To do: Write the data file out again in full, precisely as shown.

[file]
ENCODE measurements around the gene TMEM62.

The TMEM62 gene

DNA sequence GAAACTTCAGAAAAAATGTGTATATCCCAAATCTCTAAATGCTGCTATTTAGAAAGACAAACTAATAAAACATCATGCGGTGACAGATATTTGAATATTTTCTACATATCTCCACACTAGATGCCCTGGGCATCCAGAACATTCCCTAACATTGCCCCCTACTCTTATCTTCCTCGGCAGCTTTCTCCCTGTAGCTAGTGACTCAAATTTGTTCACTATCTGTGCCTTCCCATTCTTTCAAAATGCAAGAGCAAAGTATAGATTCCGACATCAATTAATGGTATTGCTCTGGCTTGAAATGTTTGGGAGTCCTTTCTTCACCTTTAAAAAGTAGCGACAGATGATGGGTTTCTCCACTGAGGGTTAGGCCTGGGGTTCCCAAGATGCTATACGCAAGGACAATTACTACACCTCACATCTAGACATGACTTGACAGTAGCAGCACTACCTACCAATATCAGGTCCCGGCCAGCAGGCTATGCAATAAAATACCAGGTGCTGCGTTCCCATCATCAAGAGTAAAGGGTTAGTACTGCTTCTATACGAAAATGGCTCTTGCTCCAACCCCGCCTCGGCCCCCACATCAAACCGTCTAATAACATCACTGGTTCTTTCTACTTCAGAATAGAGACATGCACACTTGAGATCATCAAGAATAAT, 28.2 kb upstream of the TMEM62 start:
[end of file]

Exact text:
ENCODE measurements around the gene TMEM62.

The TMEM62 gene

DNA sequence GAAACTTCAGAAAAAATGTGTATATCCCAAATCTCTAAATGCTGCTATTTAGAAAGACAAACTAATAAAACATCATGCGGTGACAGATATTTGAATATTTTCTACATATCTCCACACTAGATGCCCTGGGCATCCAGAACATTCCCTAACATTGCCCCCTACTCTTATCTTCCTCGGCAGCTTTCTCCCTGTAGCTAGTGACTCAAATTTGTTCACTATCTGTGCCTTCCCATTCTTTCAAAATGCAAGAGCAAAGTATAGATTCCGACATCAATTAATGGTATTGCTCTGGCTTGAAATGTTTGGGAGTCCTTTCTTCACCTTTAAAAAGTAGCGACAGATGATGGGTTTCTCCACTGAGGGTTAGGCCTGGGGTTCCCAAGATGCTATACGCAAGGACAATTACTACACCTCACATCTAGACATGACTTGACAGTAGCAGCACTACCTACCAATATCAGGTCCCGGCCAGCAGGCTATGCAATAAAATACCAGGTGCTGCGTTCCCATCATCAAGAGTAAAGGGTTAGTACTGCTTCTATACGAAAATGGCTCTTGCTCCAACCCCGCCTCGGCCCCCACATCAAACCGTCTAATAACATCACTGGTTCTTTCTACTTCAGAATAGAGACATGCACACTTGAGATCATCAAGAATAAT, 28.2 kb upstream of the TMEM62 start: